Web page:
The aim of you sending this request is to contribute to Open Rights Group’s research understanding how all UK political parties use personal data for campaigning and other purposes. To gain the necessary information to analyse this properly, we need to gather data from all parties across all parts of the UK. It would not be helpful to our research to gather data selectively so we have not allowed for the tool to do this.

I assume ORG don’t get access to the data disclosed to you because there is no mention that they do anywhere on the page or on the forms when you use the tool. Any such access would be a serious, penalty-deserving infringement of #GDPR, so presumably it doesn’t happen

The site says “To gain the necessary information to analyse [profiling] properly”, they have to make you apply to all parties. Then: “If you opt-in to future emails from Open Rights Group, we will check in with you after 30 days to confirm whether you have received a response”. But that can’t be the end of it; knowing whether the request was answered will not tell ORG “how all UK political parties use personal data for campaigning and other purposes“. Either ORG intend to ask to see the data that was requested, or the exercise is pointless. So why aren’t they clear about the later stages of the process now? Do they know what they’re going to do, and if so, why not explain it?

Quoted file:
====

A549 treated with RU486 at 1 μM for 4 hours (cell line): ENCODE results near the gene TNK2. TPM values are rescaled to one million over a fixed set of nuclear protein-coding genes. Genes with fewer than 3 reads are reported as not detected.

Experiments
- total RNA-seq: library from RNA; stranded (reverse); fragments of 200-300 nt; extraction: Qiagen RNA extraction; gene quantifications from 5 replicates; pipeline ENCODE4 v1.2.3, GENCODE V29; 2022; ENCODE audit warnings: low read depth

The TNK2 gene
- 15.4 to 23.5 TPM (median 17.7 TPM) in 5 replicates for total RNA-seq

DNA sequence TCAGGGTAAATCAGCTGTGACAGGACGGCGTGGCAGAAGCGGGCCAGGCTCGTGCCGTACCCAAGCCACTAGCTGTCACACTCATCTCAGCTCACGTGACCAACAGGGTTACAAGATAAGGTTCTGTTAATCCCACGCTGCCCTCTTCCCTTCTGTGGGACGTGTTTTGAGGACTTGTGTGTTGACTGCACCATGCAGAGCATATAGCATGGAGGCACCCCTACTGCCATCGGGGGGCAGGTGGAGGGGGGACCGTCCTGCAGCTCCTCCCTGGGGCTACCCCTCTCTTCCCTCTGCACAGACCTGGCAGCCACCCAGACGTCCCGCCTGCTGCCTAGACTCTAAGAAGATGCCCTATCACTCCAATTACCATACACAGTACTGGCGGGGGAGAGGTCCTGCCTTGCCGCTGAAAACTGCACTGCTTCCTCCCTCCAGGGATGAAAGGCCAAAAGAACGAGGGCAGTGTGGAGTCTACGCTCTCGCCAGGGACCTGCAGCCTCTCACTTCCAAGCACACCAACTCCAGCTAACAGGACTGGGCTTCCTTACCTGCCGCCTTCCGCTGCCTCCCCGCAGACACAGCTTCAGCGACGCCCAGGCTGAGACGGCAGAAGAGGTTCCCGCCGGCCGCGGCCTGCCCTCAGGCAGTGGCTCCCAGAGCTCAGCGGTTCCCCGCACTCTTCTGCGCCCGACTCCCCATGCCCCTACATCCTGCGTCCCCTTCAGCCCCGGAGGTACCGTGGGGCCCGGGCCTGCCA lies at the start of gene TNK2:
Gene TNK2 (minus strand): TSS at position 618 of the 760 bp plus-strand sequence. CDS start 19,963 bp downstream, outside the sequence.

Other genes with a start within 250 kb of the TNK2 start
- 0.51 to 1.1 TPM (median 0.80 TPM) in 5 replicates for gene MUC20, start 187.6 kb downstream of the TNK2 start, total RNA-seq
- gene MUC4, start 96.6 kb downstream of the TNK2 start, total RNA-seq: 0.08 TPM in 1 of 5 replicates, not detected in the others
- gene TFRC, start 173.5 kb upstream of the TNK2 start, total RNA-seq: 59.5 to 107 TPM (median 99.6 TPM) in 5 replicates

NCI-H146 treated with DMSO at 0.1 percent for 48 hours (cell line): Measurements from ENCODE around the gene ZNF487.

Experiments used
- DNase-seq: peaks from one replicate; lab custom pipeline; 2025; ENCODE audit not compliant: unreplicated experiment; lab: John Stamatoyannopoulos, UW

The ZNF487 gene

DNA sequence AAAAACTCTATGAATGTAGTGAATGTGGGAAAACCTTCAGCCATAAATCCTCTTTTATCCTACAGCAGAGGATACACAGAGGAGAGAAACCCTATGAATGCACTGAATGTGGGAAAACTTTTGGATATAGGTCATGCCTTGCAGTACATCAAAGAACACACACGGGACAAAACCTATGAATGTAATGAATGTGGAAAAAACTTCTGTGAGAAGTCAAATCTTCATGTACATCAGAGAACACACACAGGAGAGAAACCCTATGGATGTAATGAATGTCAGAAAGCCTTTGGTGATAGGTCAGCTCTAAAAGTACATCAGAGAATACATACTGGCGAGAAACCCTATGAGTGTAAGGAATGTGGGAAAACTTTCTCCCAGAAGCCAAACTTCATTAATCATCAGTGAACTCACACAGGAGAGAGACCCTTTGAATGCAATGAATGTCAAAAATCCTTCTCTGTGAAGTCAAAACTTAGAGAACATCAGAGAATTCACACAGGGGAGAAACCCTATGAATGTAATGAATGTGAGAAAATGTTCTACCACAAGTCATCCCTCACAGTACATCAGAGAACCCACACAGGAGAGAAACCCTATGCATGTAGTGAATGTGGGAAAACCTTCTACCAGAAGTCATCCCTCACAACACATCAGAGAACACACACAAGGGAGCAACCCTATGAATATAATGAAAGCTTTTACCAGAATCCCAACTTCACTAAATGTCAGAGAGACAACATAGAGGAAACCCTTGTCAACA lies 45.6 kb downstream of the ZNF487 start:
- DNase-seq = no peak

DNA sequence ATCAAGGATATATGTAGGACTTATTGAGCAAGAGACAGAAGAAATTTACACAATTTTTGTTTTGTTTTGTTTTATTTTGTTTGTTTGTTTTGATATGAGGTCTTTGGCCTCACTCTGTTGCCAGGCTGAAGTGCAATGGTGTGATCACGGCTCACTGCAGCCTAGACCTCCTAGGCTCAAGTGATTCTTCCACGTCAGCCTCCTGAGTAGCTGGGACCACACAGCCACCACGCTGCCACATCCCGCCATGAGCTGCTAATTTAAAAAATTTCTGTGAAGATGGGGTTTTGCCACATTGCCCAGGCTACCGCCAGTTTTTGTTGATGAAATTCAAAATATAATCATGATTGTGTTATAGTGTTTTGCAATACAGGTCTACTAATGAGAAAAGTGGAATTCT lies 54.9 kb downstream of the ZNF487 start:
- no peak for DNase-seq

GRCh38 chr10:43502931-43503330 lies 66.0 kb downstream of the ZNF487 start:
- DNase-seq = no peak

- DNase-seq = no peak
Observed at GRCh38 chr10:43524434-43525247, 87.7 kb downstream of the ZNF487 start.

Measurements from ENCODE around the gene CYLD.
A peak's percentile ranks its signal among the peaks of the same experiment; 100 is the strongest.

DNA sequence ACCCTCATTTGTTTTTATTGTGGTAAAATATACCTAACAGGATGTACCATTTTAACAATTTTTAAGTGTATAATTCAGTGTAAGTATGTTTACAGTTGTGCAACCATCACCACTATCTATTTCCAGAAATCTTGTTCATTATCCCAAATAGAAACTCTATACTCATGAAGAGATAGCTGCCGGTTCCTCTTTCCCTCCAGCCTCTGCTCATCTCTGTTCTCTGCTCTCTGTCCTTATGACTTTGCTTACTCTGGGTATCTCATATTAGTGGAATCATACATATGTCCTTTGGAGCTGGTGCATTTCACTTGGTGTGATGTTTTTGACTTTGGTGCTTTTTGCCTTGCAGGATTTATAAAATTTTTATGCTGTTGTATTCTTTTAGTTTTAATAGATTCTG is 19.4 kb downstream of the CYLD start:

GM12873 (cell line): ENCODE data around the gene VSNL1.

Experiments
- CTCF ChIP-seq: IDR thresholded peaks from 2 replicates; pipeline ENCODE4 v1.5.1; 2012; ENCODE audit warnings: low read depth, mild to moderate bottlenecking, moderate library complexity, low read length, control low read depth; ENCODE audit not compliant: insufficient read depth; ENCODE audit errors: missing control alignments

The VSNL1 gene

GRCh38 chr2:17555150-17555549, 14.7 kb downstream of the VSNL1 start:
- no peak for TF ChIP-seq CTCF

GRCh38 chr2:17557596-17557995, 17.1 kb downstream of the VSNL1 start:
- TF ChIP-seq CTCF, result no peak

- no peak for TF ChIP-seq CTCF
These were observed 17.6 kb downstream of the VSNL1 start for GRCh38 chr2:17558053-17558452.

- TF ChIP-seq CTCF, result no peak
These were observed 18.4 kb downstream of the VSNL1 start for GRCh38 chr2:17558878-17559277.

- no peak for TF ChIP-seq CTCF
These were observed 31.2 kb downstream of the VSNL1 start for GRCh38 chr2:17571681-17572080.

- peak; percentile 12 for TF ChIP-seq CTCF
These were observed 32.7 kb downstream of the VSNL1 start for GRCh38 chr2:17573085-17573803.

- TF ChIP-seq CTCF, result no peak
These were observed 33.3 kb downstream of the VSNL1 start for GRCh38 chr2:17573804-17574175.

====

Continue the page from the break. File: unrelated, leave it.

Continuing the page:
Of course, ORG will almost certainly counter my concerns by saying that any data supplied to them from received requests will be obtained with consent (there’s no other lawful way they could get it), but the assertions about the aim of the research aren’t matched by transparency about how it will be carried out. This is, at best, not good practice. When you’re scrutinising an opaque process, you shouldn’t be running one yourself. A proper fair processing notice would solve this, and there isn’t one.

There’s more. I’m sure there will be people who want to know about every party’s processing, even if the one they support. But equally, there will be people using the tool who aren’t interested in what every party has got – ORG might be, but the applicant may not. There will be people who never would have made the request at all without the tool’s existence. Are these requests unfounded?

If a party receives an ORG SAR (which will be easily identifiable from the standard text they’re using), could they argue that answering a SAR sent solely for someone else’s research purpose is unfounded or excessive? A lot of people – especially those who come to Data Protection from a political or campaigning perspective – see SARs and other rights as campaigning tools. A queasy assortment of characters have already attempted to weaponise data rights as a tool in the Brexit Wars (possibly encouraged by a Data Protection regulator who seems unusually preoccupied with the activities of only one side of the debate). Admittedly, ORG are targeting all parties rather than one side, but I still question the wisdom and legality of what they’re doing.